I have this little game I like to play called, "Planning out the rest of my (Jason's, Sydney's) life." It's very similar to the game of Life, where you look ahead to see that if you roll a 6 then you get to live in a mansion. But if you roll a 1, too bad, you're living in a sleeping bag under the Burnside Bridge. There are little stops along the way to pick up a husband and a certain amount of children. Congratulations! It's a girl. Or twins! Or triplets! And hooray! they're all tax deductable and what a lot of money you get back for them when you're done playing.
In my little game, I start playing at unexpected moments, with varying options to work with. Like yesterday, in church, had you glanced over my way you would have seen me taking copious notes. Ah, yes, you might have remarked, she's really interested in this early church history bit. "The purpose of the church..." scribble scribble scribble... "and our mission as a church..." scribble scribble scribble. Diligent churchgoer.
But take a closer look at my bulletin and you would have seen numbers: 94, 96, 97, 00. The year that I graduated from high school, followed by the years that my siblings graduated from high school. Then off to the side: 12, 9, 8. The grades that, at this point, our hypothetical children will be in when Sydney is a senior. (I wasn't up to figuring out the math of when she'll graduate from high school.)
The "Siblings" version of the game.
At this point, the game gets a little bit crazy with all sorts of hypotheticals. I try to figure out how much value I should put on my experiences of going to high school with my siblings, so that if in some world (that is not run by me) Sydney does not end up with similar experiences I can estimate how much disappointment I will face as a parent. Emotional algebra, in which we have no control of the numbers.
Even after church I'm still trying to figure out how we (I) can make it work.
"If Sydney's in 12th grade," I say to Jason, "and hypothetical child #2--"
"---which we don't have---"
"---right, kid #2 is in 9th grade, that'll still be okay, right? Maybe some of the same sports? Maybe choir?"
"Or," he says, and here I have trapped him into my little game, "she could be old for her grade. Turn 19 at the end of her senior year. Like Joanna." Ever mindful of sports: Joanna was his star basketball player.
"Possibly." I mull it over and crunch more numbers.
"One tricky thing is if child #2 is graduating from high school the same summer that Sydney gets married. Don't want to take away attention from that."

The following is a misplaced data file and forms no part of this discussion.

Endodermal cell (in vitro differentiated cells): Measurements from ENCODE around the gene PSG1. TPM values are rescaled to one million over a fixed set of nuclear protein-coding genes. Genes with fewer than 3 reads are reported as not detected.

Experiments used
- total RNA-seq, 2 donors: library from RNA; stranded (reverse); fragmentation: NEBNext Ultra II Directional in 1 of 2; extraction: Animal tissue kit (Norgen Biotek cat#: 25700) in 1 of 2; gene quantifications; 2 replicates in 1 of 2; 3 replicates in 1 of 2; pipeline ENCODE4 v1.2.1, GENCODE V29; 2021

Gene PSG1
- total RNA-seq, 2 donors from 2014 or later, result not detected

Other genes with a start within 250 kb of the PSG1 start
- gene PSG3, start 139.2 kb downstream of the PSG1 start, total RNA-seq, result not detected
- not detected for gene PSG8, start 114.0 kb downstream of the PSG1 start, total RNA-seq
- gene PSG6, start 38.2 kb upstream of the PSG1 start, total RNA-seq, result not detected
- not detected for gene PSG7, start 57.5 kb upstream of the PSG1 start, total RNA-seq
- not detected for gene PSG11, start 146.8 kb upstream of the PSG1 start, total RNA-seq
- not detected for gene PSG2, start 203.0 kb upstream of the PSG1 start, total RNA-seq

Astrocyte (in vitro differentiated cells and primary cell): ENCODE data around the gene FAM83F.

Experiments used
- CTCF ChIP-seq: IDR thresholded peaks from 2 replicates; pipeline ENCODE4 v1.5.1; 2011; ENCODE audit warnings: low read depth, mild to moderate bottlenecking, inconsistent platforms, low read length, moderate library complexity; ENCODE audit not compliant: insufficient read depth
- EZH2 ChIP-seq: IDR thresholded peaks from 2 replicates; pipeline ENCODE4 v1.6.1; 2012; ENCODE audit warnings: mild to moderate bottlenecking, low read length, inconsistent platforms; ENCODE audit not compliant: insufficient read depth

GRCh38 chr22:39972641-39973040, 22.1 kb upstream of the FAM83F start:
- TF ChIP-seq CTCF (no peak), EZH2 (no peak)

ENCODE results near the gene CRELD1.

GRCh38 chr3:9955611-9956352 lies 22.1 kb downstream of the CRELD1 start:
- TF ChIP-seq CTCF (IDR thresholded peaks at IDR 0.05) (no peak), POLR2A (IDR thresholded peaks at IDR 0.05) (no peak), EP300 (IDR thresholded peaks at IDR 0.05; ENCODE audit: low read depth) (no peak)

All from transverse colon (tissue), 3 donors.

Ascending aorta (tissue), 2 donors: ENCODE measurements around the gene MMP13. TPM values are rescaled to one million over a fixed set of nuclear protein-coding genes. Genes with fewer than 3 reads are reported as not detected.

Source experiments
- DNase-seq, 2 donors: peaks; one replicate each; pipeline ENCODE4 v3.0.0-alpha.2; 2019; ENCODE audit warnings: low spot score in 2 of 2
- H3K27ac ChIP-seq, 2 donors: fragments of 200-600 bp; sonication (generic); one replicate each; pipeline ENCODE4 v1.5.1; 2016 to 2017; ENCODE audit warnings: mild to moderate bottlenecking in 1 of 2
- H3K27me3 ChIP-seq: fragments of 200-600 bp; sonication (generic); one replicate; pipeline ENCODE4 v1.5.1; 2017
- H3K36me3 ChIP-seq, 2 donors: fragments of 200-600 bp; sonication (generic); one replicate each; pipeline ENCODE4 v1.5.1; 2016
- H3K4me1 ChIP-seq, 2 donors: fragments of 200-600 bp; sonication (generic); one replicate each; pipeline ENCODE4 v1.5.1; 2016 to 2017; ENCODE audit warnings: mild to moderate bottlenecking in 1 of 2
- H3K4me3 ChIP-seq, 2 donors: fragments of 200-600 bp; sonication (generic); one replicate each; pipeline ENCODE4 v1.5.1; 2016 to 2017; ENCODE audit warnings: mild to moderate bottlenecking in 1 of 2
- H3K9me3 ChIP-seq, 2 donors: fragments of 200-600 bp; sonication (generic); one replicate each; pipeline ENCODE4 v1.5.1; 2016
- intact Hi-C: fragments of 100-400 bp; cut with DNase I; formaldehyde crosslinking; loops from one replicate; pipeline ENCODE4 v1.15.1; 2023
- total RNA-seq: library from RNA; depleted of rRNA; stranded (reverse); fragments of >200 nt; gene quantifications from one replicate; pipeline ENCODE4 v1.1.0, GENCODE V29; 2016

Pause. He says, "You know, you can't actually plan when she gets married."
"Well, obviously. But if she is anything like me, then I would suspect she'd get married."
"But," he counters, "she really is more like me."
And here, Jason has lost a turn because he forgot that he got married. At the same age I did.
Clearly, playing games like these will drive a person crazy because just when you think you've got it planned out then it all goes haywire. Sydney was planned. End-of-the-school-year baby. We made plans for next baby. I look ahead and see that if I roll a 5, the kids will be two years apart.
But then we didn't get pregnant. I rolled a 2, got pregnant, so the kids would be two years, three months, apart. Then I misplayed, and got sent back to the beginning, and now we've missed the 2 1/2 years mark.
I realize how completely insane I am to even have these conversations with myself. And perhaps more insane to let you see into this crazy little corner of my brain.
I asked my mom to email me some pictures of me and my brother--we're 14 months apart--when he had his birthday was last week. He and I were good little buddies, even though there were a few rough years in there. I looked through all those pictures and thought, "That's what it was like to have a sibling."
I can't go back in time and give Sydney a sibling closer to her age. And to be fair, I didn't really want kids that close. Just now, as the window gets wider and wider, I start to feel a little panic. I try to calm down: my sister and I are 3 years apart. We're close. But we had my brother between us to bridge the gap.
Just when I think I should have done a better job on my game strategy, then beautiful moments in life pop up. Getting to spend time with Sydney. Getting to devote all my attention to her. And joy of joys, getting to see her play with her cousin Clover, a mere six weeks older.
Yesterday, as we were celebrating Clover's second birthday at my parents' house, I instinctively knew that no matter what happens she'll have her favorite cousin Clover right by her side. It isn't quite the same as having a sibling, but it's the next best thing.
It's impossible to plan everything, impossible to gauge how excited or disappointed we'll be when things go a certain way, impossible to know what life has around the next corner. I'll never stop planning--it's part of who I am--but I don't want to worry so much about the uncontrollable that I forget what I have.
If all I have at the end of the game is a little blue peg for Jason, a pink peg for me, and a pink peg for Sydney...I have to say, that's a win.